Occupational Asthma Reference

Sit G, Letellier N, Iwatsubo Y, Goldberg M, Leynaert B, Nadif R, Ribet C, Roche N, Roquelaure Y, Varraso R, Zins M, Descatha A, Le Moual N, Dumas O., Occupational Exposures to Organic Solvents and Asthma Symptoms in the CONSTANCES Cohort., Int J Environ Res Public Health, 2021;18:9258,10.3390/ijerph18179258

Keywords: OA, France, ep, solvents, JEM,

Known Authors

Orianne Dumas, Villejuif, France Orianne Dumas

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Abstract

Solvents are used in many workplaces and may be airway irritants but few studies have examined their association with asthma. We studied this question in CONSTANCES (cohort of 'CONSulTANts des Centres d'Examens de Santé'), a large French cohort. Current asthma and asthma symptom scores were defined by participant-reported respiratory symptoms, asthma medication or attacks, and the sum of 5 symptoms, in the past 12 months, respectively. Lifetime exposures to 5 organic solvents, paints and inks were assessed by questionnaire and a population-based Job-Exposure Matrix (JEM). Cross-sectional associations between exposures and outcomes were evaluated by gender using logistic and negative binomial regressions adjusted for age, smoking habits and body mass index. Analyses included 115,757 adults (54% women, mean age 47 years, 9% current asthma). Self-reported exposure to =1 solvent was significantly associated with current asthma in men and women, whereas using the JEM, a significant association was observed only in women. Significant associations between exposures to =1 solvent and asthma symptom score were observed for both self-report (mean score ratio, 95%CI, women: 1.36, 1.31-1.42; men: 1.34, 1.30-1.40) and JEM (women: 1.10, 1.07-1.15; men: 1.14, 1.09-1.18). Exposure to specific solvents was significantly associated with higher asthma symptom score. Occupational exposure to solvents should be systematically sought when caring for asthma.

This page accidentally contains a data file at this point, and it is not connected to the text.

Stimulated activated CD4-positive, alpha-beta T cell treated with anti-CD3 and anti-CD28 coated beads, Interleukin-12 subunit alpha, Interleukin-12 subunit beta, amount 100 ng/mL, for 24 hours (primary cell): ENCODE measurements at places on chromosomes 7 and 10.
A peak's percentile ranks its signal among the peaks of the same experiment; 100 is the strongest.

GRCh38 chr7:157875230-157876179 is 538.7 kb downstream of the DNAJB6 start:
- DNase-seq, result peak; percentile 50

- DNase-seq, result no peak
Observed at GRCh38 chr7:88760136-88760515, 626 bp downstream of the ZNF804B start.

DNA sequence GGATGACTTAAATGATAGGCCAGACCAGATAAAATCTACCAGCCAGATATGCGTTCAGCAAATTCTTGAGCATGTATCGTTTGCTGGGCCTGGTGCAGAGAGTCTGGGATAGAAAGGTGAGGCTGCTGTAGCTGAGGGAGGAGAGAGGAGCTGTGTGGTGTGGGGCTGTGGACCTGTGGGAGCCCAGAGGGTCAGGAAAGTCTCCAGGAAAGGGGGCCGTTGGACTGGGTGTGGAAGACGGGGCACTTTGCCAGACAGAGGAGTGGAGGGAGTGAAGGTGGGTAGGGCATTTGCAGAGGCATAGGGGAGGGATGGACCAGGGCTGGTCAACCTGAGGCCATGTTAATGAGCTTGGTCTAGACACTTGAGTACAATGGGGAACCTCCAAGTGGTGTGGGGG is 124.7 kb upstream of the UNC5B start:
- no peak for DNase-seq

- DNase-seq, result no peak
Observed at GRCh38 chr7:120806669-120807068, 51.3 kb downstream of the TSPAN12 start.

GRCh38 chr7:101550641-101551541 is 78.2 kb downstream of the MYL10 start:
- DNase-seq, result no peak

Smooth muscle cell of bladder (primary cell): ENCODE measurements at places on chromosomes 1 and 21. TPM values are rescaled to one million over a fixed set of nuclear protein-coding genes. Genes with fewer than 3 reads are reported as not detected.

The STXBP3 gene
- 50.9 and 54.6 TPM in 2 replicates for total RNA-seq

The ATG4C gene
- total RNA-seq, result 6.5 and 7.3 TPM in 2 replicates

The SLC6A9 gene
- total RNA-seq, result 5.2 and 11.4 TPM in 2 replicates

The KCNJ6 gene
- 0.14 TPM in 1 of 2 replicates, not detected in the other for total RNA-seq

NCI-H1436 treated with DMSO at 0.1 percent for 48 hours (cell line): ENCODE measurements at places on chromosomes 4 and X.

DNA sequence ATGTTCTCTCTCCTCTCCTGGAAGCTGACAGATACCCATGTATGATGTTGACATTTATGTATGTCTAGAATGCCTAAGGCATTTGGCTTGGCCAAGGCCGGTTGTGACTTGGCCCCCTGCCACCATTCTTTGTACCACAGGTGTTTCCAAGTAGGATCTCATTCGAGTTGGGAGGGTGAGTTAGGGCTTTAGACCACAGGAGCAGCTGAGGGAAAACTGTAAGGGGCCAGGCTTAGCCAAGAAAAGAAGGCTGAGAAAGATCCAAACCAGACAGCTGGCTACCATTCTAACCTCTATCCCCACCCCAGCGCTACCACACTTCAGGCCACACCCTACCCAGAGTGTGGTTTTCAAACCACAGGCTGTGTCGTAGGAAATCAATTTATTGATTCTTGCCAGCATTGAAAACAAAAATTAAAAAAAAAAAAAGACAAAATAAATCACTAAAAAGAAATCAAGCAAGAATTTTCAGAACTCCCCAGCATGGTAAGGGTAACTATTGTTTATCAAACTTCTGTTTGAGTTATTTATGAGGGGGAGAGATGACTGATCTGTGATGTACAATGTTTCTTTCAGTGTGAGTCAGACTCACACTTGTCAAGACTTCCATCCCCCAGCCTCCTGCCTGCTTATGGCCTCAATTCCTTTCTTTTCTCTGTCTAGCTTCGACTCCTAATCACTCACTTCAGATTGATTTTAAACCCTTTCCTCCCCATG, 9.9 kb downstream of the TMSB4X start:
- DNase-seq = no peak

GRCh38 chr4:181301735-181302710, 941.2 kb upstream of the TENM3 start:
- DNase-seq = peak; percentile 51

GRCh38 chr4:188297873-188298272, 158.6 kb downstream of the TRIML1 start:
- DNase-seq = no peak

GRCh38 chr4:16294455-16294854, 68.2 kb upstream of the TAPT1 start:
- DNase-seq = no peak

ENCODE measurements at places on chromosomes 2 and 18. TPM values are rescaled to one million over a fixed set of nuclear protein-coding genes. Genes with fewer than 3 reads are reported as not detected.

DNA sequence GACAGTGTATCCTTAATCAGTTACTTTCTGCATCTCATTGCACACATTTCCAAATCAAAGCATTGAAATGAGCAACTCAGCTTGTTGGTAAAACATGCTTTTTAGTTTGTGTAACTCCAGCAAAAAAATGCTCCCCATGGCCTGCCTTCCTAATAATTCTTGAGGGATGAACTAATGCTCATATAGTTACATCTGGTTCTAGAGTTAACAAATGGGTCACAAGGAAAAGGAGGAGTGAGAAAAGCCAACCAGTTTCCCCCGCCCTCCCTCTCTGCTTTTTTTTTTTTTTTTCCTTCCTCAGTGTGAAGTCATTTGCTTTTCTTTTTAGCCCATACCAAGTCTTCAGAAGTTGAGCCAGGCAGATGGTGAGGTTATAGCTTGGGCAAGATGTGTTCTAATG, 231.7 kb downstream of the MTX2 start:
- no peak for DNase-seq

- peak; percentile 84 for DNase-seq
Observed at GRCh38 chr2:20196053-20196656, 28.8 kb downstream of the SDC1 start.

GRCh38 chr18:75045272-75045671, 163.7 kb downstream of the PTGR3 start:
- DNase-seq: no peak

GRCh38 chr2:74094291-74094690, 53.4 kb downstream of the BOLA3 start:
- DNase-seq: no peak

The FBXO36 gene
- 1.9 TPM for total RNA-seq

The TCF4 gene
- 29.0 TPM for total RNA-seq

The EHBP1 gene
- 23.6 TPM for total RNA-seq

Plain text: Solvents are used in many workplaces and may be airway irritants but few studies have examined their association with asthma. We studied this question in CONSTANCES (cohort of 'CONSulTANts des Centres d'Examens de Sante'), a large French cohort. Current asthma and asthma symptom scores were defined by participant-reported respiratory symptoms, asthma medication or attacks, and the sum of 5 symptoms, in the past 12 months, respectively. Lifetime exposures to 5 organic solvents, paints and inks were assessed by questionnaire and a population-based Job-Exposure Matrix (JEM). Cross-sectional associations between exposures and outcomes were evaluated by gender using logistic and negative binomial regressions adjusted for age, smoking habits and body mass index. Analyses included 115,757 adults (54% women, mean age 47 years, 9% current asthma). Self-reported exposure to >=1 solvent was significantly associated with current asthma in men and women, whereas using the JEM, a significant association was observed only in women. Significant associations between exposures to >=1 solvent and asthma symptom score were observed for both self-report (mean score ratio, 95%CI, women: 1.36, 1.31-1.42; men: 1.34, 1.30-1.40) and JEM (women: 1.10, 1.07-1.15; men: 1.14, 1.09-1.18). Exposure to specific solvents was significantly associated with higher asthma symptom score. Occupational exposure to solvents should be systematically sought when caring for asthma.

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